Former Oracle CEO Larry Ellison Took A Pay Cut … To $67 Million

Julie Bort
Larry Ellison

Business Insider/Julie Bort

Oracle chairman, CTO Larry Ellison

Along with his new title as CTO, Oracle cofounder Larry Ellison’s tremendous pay package is also trending down.

In fiscal 2014, the former CEO earned $67.3 million, mostly in stock options, according to forms filed with the SEC.

Specifics are: $1 in salary, $741,384 in “Non-Equity Incentive Plan Compensation,” which most people would call a bonus, nearly $65 million in stock options, and over $1.5 million in perks.

That’s quite a bit less from 2013, when he was paid $78.4 million, mostly in stock options. And far lower than the year before, $96.2 million.

When his 2013 pay was a revealed, activist investor group CtW Investments balked and lobbied the board to stop throwing so many stock options at him. Top proxy adviser firm Institutional Shareholder Services agreed with CtW and recommended that shareholders vote against Oracle pay packages.

Oracle’s board argued back that Oracle is an unbelievably profitable company and Ellison was its kingpin. However, Ellison did try and appease them. He turn down his $1.2 million cash bonus for fiscal 2013.

Despite another pay cut, Ellison is not in danger of landing in the poor house. He’s Oracle’s biggest shareholder, with a 25% stake, owns vast holdings in real estate and other businesses, and is the world’s fifth-richest person, worth about $49 billion, reports Forbes.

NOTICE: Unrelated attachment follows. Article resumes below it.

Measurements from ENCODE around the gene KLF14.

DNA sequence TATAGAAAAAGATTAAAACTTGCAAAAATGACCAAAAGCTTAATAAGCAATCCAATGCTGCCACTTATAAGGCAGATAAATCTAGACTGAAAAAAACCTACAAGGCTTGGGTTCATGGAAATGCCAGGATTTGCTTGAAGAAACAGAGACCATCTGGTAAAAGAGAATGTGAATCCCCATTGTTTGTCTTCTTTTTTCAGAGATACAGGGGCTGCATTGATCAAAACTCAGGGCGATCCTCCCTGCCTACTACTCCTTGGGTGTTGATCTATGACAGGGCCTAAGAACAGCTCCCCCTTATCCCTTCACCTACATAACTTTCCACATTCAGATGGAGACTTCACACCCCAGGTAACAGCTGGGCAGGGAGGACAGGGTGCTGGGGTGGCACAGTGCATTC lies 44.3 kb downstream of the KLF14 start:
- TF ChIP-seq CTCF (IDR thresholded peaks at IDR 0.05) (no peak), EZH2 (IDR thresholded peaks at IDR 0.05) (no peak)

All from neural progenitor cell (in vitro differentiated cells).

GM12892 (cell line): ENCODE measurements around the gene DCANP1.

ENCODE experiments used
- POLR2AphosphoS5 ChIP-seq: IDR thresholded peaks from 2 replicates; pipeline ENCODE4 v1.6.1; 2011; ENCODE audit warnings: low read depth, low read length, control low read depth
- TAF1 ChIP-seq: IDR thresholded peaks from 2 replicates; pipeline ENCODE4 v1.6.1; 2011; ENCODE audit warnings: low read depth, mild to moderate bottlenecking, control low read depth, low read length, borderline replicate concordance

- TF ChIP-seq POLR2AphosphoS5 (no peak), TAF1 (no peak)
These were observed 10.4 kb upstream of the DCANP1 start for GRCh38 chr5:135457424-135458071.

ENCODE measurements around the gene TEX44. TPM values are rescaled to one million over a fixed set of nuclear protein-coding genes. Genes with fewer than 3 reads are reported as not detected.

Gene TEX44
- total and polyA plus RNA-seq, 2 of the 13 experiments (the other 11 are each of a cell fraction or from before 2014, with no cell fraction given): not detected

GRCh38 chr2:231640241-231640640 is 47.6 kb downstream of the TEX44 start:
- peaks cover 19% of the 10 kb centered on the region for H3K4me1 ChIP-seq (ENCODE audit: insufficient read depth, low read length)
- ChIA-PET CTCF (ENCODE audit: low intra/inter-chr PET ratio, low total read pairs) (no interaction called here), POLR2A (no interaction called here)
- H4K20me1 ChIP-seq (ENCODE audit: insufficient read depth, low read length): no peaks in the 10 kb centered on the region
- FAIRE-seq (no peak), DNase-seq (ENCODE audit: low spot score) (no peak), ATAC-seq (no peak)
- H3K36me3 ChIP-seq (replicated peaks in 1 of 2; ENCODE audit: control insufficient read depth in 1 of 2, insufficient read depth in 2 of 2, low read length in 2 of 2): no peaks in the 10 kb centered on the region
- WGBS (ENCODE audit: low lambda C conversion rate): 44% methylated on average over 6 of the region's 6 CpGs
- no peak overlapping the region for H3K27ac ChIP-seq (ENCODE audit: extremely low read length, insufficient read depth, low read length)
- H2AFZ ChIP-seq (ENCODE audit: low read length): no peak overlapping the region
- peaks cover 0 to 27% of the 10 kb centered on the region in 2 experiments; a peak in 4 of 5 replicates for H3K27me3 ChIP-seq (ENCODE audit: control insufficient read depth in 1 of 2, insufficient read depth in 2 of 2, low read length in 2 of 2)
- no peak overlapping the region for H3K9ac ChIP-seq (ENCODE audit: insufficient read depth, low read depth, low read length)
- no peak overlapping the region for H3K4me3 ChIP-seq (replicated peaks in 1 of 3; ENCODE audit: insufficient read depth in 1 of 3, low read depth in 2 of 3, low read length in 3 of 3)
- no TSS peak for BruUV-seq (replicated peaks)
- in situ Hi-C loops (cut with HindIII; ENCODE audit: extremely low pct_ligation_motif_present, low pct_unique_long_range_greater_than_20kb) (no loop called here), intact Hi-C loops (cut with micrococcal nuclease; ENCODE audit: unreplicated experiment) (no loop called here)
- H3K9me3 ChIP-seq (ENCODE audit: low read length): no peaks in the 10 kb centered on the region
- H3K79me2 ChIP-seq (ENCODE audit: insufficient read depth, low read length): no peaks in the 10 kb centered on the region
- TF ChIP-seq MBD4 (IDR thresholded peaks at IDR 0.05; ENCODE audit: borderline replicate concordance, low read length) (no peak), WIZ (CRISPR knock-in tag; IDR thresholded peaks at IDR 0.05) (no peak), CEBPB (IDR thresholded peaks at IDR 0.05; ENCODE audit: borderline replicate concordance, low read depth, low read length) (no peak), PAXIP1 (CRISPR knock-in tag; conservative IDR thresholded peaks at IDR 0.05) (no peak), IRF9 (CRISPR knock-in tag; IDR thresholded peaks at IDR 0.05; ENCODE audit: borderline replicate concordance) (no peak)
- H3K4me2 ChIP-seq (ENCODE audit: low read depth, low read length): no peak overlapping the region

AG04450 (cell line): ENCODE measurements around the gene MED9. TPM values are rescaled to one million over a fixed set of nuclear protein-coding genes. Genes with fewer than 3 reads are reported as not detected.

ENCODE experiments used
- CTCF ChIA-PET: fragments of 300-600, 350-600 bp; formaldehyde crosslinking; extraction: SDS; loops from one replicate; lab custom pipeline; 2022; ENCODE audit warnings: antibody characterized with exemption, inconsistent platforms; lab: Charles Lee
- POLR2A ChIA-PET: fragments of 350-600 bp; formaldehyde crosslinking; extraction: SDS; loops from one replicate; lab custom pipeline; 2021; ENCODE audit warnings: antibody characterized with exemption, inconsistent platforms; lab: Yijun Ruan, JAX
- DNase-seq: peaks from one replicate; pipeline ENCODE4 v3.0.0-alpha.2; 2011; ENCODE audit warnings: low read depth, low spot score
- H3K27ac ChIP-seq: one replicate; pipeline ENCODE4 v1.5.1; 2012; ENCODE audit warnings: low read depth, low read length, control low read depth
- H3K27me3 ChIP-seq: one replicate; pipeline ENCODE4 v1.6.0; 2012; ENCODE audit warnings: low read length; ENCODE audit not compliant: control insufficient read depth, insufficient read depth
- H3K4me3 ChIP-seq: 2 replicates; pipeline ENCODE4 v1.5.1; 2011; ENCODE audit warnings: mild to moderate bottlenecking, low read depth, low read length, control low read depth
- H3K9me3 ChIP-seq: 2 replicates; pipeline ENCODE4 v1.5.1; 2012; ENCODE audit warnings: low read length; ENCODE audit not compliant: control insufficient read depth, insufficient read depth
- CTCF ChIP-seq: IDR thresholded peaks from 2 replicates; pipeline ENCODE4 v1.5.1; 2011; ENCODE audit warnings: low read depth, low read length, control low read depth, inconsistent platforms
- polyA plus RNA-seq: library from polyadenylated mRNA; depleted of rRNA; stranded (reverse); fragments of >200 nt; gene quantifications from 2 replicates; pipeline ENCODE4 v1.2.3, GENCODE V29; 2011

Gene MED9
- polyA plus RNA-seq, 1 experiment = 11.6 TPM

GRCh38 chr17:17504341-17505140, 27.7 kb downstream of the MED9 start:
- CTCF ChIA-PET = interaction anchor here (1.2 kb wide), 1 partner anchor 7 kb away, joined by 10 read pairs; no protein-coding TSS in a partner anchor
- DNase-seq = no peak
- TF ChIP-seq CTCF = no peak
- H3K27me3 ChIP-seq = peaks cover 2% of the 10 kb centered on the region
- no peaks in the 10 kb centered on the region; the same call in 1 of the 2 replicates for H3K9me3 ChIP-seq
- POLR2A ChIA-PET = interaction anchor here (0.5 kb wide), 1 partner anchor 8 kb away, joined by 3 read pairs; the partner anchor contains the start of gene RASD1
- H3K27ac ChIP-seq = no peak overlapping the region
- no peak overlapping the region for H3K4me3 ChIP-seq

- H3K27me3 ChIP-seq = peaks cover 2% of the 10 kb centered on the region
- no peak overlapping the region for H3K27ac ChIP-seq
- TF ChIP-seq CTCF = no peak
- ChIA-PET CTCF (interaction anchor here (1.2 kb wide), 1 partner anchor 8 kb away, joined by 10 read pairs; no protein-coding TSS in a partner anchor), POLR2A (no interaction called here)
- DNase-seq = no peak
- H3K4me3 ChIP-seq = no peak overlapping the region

New co-CEOs Mark Hurd and Safra Catz also had a pay cut in 2014 to $37.7 million apiece. They were paid $44 million each in 2013, mostly in stock options.

The SEC forms included a bunch of fun details on perks for these top execs, too.

  • For instance, Hurd and Catz have 401K accounts and as employees, are entitled to their 401K match. So Oracle kicked in $5,100 apiece to their respective 401Ks. (Even multi-millionaires need to save for retirement!)
  • Ellison famously owns a collection of airplanes, set up in a cutely named company called A Wing and a Prayer. When Ellison travels on business in these planes he owns, Oracle picks up the tab. It paid A Wing and a Prayer $1.4 million last year. It’s not unusual for executes to expense business airplane travel on their private jets to their companies, the way employees expense business car travel. Cisco CEO John Chambers, for instance, does the same with the jet he owns.
  • Oracle does business transactions with other companies Ellison owns. So, like Walmart, he offers Oracle a low-price promise. If Oracle’s board can find another company charging less for these services, Ellison will refund the difference.
  • Oracle paid a non-refundable $300,000 to a Paramount Pictures for a product placement in a film produced by David Ellison Ellison’s son, “Jack Ryan: Shadow Recruit.” But the scene with the Oracle product was cut from the movie.

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